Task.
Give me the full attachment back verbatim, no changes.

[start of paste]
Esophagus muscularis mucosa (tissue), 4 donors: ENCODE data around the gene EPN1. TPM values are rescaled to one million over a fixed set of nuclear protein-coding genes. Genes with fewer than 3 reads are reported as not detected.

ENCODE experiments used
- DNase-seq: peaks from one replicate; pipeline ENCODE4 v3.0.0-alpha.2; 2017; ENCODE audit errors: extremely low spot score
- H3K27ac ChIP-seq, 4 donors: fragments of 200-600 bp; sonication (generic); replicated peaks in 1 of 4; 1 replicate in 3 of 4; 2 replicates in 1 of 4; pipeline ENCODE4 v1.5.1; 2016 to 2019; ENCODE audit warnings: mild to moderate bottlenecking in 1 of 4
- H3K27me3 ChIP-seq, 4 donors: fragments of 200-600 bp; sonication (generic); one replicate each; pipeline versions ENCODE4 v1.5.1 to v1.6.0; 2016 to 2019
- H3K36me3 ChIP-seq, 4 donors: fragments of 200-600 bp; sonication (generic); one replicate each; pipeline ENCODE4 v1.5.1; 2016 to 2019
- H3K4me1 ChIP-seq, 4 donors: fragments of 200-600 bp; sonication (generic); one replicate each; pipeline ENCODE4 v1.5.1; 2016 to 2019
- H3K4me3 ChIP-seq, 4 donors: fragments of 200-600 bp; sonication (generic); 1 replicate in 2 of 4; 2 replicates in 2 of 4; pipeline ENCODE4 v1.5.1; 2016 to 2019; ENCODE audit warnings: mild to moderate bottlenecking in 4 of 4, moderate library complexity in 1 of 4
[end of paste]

Esophagus muscularis mucosa (tissue), 4 donors: ENCODE data around the gene EPN1. TPM values are rescaled to one million over a fixed set of nuclear protein-coding genes. Genes with fewer than 3 reads are reported as not detected.

ENCODE experiments used
- DNase-seq: peaks from one replicate; pipeline ENCODE4 v3.0.0-alpha.2; 2017; ENCODE audit errors: extremely low spot score
- H3K27ac ChIP-seq, 4 donors: fragments of 200-600 bp; sonication (generic); replicated peaks in 1 of 4; 1 replicate in 3 of 4; 2 replicates in 1 of 4; pipeline ENCODE4 v1.5.1; 2016 to 2019; ENCODE audit warnings: mild to moderate bottlenecking in 1 of 4
- H3K27me3 ChIP-seq, 4 donors: fragments of 200-600 bp; sonication (generic); one replicate each; pipeline versions ENCODE4 v1.5.1 to v1.6.0; 2016 to 2019
- H3K36me3 ChIP-seq, 4 donors: fragments of 200-600 bp; sonication (generic); one replicate each; pipeline ENCODE4 v1.5.1; 2016 to 2019
- H3K4me1 ChIP-seq, 4 donors: fragments of 200-600 bp; sonication (generic); one replicate each; pipeline ENCODE4 v1.5.1; 2016 to 2019
- H3K4me3 ChIP-seq, 4 donors: fragments of 200-600 bp; sonication (generic); 1 replicate in 2 of 4; 2 replicates in 2 of 4; pipeline ENCODE4 v1.5.1; 2016 to 2019; ENCODE audit warnings: mild to moderate bottlenecking in 4 of 4, moderate library complexity in 1 of 4